Blog Master G

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Samuel L. Jackson

Tuesday, May 25th, 2004 · 1 Comment

A selection from Vassar’s 140th Commencement Address by Samuel L. Jackson:

    Robert Kennedy never lived to see apartheid fall, but he believed that it was possible. People around the world stood up and joined forces and justice triumphed. The defenders of the status quo would prefer that we not be let in on the secret: people can, and they do, change the world.

    I would like to ask each of you to do me one personal favor. Okay, two. First, don’t wear the Kangol hat backwards — that’s my thing, and very few folks pull it off as well as I do. But more importantly, give me bragging rights. Do something great. Sometime in the future I want to hear about some incredible thing you’ve done and be able to say, man, I spoke at her — or his — graduation.

    In return, I want to offer you a few pieces of advice: try to keep it real. Stay true to what’s best in yourself and to the best of what you’ve experienced here at Vassar. Continue to expose yourself to new ideas. Trust your instincts and think for yourself. Make art, or at least value it. Look for the core of what makes each person human, appreciate the details that make them unique.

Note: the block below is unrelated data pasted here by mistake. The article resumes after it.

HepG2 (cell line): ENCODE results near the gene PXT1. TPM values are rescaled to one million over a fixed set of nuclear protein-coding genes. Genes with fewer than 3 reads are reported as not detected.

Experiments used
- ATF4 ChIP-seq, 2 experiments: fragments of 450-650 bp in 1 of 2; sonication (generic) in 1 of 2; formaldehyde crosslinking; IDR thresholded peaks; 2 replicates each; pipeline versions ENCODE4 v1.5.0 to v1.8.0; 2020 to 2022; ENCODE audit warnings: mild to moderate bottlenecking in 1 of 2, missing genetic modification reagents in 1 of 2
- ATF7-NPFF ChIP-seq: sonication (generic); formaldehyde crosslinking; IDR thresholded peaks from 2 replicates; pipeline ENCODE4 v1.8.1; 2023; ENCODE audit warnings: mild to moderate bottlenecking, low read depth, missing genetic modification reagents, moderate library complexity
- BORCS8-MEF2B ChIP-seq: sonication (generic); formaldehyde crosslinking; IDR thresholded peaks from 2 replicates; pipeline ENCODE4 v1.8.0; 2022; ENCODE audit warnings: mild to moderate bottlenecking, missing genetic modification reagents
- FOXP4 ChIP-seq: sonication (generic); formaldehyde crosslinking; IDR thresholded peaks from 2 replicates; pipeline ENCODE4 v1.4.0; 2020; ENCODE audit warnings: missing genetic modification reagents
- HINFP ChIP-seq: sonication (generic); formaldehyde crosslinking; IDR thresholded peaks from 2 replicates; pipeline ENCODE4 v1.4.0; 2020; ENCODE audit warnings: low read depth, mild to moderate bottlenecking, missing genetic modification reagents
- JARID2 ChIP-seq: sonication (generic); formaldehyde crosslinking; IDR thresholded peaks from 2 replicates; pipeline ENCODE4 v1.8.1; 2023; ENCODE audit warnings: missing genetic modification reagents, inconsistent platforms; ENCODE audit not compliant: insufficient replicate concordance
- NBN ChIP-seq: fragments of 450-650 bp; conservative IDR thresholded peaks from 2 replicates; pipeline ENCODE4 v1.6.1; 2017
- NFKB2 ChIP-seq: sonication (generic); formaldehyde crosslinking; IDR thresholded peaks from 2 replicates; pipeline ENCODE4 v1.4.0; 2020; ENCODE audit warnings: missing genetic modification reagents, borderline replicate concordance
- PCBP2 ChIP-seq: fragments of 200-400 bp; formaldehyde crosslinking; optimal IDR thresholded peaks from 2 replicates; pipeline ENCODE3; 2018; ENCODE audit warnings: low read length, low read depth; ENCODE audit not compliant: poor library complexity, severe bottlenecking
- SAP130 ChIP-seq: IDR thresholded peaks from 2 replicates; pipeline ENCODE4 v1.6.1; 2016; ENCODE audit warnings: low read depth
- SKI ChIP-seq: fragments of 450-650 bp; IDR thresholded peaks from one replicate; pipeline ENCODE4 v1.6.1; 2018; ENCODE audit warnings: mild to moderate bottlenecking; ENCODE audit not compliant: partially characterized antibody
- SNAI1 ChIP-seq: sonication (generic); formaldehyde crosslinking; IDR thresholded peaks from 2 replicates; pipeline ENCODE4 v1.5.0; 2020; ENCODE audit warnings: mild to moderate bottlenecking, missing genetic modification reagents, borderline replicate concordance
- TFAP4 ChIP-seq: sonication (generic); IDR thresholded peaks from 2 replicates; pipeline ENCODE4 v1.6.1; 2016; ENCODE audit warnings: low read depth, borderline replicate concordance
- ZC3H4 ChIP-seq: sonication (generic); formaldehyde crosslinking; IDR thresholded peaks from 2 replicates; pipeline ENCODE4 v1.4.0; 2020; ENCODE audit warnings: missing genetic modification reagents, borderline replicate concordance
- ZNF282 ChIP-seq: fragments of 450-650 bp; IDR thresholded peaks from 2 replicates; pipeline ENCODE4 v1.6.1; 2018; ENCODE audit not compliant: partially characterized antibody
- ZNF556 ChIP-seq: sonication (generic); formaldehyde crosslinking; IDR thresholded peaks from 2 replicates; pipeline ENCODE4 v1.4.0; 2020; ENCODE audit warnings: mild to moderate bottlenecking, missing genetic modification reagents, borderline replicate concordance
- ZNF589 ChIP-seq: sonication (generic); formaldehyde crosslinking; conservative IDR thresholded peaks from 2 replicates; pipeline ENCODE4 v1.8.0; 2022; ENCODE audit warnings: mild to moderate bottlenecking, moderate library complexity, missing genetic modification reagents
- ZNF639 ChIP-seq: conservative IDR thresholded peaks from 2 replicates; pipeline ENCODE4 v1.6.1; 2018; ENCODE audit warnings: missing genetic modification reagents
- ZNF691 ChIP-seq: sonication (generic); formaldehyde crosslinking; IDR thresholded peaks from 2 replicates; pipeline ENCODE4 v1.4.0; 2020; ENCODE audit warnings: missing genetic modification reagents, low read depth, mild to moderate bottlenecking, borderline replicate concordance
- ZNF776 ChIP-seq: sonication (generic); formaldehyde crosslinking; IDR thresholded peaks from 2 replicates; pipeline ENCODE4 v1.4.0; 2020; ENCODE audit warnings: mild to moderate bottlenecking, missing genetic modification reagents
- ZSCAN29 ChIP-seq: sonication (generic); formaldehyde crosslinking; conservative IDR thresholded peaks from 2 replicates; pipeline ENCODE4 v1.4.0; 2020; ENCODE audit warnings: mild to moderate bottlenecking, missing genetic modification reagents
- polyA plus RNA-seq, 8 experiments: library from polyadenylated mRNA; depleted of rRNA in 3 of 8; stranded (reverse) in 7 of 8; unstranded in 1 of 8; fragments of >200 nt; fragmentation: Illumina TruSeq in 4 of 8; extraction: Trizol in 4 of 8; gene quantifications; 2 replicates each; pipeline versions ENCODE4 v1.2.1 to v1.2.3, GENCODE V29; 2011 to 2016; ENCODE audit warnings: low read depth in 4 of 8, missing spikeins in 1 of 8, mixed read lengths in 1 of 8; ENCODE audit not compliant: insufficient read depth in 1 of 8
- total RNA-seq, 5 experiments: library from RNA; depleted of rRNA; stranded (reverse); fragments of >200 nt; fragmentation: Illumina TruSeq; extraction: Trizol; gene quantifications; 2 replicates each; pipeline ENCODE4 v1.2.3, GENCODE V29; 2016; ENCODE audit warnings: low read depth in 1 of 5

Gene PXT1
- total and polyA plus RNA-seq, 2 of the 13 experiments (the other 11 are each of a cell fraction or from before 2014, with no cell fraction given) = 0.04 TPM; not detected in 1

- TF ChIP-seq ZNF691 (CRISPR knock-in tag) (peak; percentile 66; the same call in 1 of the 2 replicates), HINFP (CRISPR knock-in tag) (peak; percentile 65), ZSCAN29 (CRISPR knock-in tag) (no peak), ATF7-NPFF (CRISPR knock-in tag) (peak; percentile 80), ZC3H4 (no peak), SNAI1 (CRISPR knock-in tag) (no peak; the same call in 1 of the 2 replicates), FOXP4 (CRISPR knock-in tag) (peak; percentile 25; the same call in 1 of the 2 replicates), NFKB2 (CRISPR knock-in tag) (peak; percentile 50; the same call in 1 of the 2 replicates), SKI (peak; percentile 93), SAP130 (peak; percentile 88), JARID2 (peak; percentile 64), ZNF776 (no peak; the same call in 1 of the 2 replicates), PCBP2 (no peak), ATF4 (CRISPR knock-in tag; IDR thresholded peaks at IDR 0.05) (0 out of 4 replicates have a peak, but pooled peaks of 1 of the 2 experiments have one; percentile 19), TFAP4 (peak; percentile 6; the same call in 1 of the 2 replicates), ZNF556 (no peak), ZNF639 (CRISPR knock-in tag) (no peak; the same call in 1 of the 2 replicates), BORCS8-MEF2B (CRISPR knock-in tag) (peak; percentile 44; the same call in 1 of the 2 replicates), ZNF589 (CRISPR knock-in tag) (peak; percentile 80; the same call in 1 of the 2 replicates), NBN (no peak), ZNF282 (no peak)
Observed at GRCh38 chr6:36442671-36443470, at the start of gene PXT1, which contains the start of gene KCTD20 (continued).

Find something that moves you or pisses you off, and do something about it. Put your self out there. Be brave. Be bold. Take action. You have a voice. Speak up, especially when something tries to keep you silent. Take a stand for what’s right. Raise a ruckus and make a change. You may not always be popular, but you’ll be part of something larger and bigger and greater that yourself. Besides, making history is extremely cool.

Words to live by, indeed.

Tags: vassar

1 response so far ↓

  • 1 glenn // May 27, 2004 at 2:03 pm

    from SF Chronicle:
    Washington — Attorney General John Ashcroft’s solemn announcement that al Qaeda planned to attack America in the next few months seemed to provoke as much skepticism as fear Wednesday, raising doubts as to whether any terror warnings will be taken seriously in the heat of an election campaign.

    “I find it at a minimum very suspicious that we are now going to be listening to a new, heightened awareness … of terrorists, conveniently timed to when we see the president’s approval ratings plummet,” Harold Schaitberger, president of the International Association of Fire Fighters, said during a conference call with reporters arranged by the campaign of Sen. John Kerry, the presumptive Democratic presidential nominee.